Health Insurance Premium—What It Is & How It Works

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Health Insurance Premium Definition

Your health insurance premium is the fee you pay to buy your health insurance coverage. In most cases, you pay your health insurance premium monthly like you pay your rent and the electricity bill.

How You Pay Your Health Insurance Premium

How you pay your health insurance premium depends on the source of your health insurance. If you buy your health insurance through an Affordable Care Act health insurance exchange, in most cases, you’ll pay your health insurance premium directly to your health insurance company each month.

Most health insurance companies accept several methods of payment including

  • personal check,
  • money order,
  • cashier’s check,
  • electronic funds transfer from your checking account,
  • prepaid reloadable card.

Many insurers also accept premium payments by

  • credit card,
  • debit card,
  • wire transfer.

Health insurance companies require that premiums be paid in advance of the coverage. So, for example, you might be required to pay June’s premium by May 25th.

If you have health insurance through your job, your employer pays a portion of your health insurance premium each month, and you pay the remainder of the monthly premium. Your employer usually has your share of the monthly premium deducted from your paycheck automatically. This deduction is done before your income taxes are calculated, so the money you spend on health insurance premiums is income-tax free.

If you have COBRA continuation coverage, you’ll have to pay your health insurance premiums as directed in your COBRA election notice.

This usually means sending a monthly payment to your COBRA benefits administrator. However, if the employer through which you receive your COBRA coverage doesn’t contract with a COBRA benefits administrator, you may be required to send your COBRA payment directly to the employer’s benefits office or the health insurer.

How Much Does COBRA Health Insurance Cost?

The vast majority of people who have Medicaid don’t pay a monthly premium since Medicaid is a social welfare program for low-income people. However, in the unlikely event that your state has a special Medicaid waiver program requiring you to pay a small monthly premium for your Medicaid coverage, you’ll have to carefully follow the instructions that came with the coverage to determine how to pay the premiums.

What Happens if You’re Late or Don’t Pay Your Health Insurance Premium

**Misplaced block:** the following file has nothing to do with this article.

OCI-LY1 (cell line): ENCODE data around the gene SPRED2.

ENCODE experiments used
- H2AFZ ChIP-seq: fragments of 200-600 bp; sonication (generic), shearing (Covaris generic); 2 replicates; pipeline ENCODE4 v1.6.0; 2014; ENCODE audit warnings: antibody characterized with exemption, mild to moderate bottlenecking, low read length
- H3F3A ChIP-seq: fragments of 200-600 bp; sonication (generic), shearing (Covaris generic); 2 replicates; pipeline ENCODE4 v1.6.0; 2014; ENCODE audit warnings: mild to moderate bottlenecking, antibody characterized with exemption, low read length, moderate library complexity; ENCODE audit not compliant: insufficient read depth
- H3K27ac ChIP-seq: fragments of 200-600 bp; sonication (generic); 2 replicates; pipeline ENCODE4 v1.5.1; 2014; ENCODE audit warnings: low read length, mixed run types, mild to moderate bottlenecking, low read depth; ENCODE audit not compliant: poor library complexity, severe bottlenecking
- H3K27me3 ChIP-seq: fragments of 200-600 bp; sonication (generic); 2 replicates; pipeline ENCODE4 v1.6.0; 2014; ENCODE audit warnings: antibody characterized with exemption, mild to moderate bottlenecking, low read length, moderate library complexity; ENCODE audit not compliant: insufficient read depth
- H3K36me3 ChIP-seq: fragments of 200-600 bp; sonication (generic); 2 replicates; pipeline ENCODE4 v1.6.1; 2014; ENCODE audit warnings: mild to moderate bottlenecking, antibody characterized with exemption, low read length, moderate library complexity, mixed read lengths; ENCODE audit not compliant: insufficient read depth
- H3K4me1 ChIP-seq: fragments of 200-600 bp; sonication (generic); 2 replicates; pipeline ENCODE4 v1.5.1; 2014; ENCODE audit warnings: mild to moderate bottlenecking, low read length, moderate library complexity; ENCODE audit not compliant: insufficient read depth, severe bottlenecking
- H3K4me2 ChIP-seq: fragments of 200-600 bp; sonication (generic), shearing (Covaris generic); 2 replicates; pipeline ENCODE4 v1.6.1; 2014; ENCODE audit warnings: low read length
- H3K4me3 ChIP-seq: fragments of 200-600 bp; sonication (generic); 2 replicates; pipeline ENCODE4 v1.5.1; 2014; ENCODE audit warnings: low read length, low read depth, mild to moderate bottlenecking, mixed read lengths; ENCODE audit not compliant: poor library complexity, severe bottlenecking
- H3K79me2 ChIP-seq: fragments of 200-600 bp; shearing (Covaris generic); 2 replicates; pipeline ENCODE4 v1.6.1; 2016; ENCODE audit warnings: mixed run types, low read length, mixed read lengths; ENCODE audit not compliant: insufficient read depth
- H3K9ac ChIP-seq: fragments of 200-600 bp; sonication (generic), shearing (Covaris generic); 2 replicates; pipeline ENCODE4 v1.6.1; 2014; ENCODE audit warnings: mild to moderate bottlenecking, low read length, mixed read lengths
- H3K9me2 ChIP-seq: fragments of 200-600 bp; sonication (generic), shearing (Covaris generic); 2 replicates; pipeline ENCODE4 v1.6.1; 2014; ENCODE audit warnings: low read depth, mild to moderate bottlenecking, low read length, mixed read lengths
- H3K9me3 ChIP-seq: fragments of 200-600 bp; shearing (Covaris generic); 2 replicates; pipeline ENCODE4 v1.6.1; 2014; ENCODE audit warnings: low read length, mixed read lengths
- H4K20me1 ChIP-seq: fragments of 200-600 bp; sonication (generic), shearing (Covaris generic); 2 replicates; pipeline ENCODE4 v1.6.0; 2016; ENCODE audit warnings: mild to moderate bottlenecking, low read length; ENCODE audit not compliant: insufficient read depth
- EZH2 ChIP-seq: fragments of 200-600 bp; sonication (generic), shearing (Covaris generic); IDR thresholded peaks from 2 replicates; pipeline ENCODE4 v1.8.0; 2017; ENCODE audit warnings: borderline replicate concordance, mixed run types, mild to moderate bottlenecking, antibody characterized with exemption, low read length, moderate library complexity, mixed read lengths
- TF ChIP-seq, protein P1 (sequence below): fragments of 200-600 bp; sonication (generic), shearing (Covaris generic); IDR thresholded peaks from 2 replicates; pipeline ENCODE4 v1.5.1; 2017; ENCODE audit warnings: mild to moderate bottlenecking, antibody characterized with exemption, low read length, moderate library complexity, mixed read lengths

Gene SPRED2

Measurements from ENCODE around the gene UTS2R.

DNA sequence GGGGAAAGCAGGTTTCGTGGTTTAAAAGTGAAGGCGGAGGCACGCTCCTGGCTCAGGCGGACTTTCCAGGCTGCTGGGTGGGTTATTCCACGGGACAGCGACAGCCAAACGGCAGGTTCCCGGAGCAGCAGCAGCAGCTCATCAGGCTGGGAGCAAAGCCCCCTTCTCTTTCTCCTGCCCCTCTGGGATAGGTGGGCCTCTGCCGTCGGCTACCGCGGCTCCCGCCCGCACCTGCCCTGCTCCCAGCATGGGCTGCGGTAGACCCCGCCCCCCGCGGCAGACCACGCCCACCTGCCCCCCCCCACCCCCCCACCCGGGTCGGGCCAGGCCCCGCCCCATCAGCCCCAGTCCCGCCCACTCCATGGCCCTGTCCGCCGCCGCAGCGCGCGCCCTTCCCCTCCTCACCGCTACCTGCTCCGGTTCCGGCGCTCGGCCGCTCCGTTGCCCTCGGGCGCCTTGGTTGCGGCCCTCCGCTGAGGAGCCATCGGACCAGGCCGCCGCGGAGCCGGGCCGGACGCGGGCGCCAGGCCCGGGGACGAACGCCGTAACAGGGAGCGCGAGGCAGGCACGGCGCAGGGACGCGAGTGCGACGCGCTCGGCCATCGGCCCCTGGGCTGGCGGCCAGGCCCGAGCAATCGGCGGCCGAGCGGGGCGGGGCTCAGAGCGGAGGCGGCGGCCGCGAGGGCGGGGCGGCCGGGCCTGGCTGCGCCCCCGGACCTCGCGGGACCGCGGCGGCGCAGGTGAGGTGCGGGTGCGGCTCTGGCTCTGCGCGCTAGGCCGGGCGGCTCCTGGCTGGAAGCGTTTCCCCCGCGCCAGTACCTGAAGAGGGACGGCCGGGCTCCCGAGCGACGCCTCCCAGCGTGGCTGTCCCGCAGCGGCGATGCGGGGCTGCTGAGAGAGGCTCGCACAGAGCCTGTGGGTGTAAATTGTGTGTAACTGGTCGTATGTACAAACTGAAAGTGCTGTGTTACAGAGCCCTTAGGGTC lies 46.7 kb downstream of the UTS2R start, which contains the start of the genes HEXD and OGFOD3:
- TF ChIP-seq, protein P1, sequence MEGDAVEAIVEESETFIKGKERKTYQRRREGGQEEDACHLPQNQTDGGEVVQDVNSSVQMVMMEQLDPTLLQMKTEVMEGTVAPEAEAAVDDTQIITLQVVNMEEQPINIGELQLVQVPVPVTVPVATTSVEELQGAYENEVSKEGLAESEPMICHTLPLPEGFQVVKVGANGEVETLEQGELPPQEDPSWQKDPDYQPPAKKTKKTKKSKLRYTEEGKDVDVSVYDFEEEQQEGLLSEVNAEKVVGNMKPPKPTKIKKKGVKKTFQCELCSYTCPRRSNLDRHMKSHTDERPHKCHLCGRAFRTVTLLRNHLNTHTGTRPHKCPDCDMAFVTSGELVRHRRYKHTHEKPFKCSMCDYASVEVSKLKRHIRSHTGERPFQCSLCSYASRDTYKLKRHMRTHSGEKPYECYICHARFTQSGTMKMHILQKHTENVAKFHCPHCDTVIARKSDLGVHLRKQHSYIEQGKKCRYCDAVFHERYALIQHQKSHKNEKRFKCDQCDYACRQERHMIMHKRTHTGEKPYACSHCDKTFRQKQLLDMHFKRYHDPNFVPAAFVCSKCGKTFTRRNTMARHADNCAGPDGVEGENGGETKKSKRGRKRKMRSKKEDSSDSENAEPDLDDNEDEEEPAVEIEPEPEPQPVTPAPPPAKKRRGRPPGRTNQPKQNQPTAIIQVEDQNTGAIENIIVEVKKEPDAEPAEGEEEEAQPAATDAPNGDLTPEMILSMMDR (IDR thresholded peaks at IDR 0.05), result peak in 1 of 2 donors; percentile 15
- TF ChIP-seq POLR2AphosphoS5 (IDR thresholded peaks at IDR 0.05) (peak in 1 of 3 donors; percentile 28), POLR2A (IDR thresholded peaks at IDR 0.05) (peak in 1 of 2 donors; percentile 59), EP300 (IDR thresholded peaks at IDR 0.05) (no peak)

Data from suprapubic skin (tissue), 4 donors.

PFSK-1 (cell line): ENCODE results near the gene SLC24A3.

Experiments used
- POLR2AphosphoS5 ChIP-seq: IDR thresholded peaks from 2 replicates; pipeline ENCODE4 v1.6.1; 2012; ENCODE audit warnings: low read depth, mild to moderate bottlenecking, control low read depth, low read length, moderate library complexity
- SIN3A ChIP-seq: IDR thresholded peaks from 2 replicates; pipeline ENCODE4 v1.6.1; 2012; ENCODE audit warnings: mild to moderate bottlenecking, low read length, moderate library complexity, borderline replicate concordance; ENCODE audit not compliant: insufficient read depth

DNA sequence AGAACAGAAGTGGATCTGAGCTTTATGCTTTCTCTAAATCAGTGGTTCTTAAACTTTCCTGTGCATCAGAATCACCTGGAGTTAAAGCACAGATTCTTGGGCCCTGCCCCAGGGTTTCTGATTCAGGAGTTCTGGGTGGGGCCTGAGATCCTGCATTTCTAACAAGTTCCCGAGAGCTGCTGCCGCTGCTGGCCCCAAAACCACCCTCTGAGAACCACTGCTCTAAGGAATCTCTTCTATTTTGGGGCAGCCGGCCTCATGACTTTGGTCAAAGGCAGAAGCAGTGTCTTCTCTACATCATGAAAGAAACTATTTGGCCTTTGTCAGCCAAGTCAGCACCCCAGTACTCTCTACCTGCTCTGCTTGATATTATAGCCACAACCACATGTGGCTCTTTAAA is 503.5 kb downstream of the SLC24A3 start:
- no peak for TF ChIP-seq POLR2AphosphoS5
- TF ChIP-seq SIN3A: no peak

If you’re late or don’t pay your health insurance premium, your health insurance coverage can be canceled. Whether or not you have a grace period, and if so, how long that grace period is varies depending on the source of your health insurance coverage. Grace periods can also vary depending on whether this is your first payment (known as effectuating coverage), or you’ve been with this health plan for some time and are late on an ongoing monthly payment.

If your health insurance is canceled because you didn’t pay the premium, you may have trouble getting health coverage back immediately.

For example, if your COBRA coverage is canceled, you cannot reinstate it, and cancelation due to non-payment of premiums doesn’t qualify you for a special enrollment period on Affordable Care Act health insurance exchanges. This means you may be uninsured until the next Obamacare open enrollment period, or until you’re next eligible to enroll in job-based health insurance.

Late Paying Your COBRA Insurance Premium? What Now?

Late Paying Obamacare Insurance Premiums? What You Need to Know

Help Paying Health Insurance Premiums

If you can’t afford to pay your health insurance premium, you may be eligible for help paying for health insurance that you buy on an Affordable Care Act health insurance exchange. The premium tax credit health insurance subsidy is available for people with incomes between 100% and 400% of federal poverty level.

In order to qualify, you must reside in the U.S. legally, and not be incarcerated. If you’re married, you won’t qualify for the health insurance subsidy if you use the married-filing-separately status when you file your federal income taxes. Married people must file jointly to be eligible for the subsidy unless a domestic violence situation prevents this.

How Does the Health Insurance Subsidy Work?

8 Things to Know About the Health Insurance Subsidy

What You Owe Doesn’t End With Premiums

What you’ll owe when you buy health insurance doesn’t end with premiums. You’ll still have to pay for health care expenses not covered by your health insurance. And, you’ll have to pay cost-sharing expenses when you use your health insurance.

Understanding Your Health Insurance Coinsurance—What You Need to Know

Copay-How Your Health Insurance Copayment Works

Deductible—What It Is & How It Works

What You Owe Your Health Insurance Company—Besides Premiums

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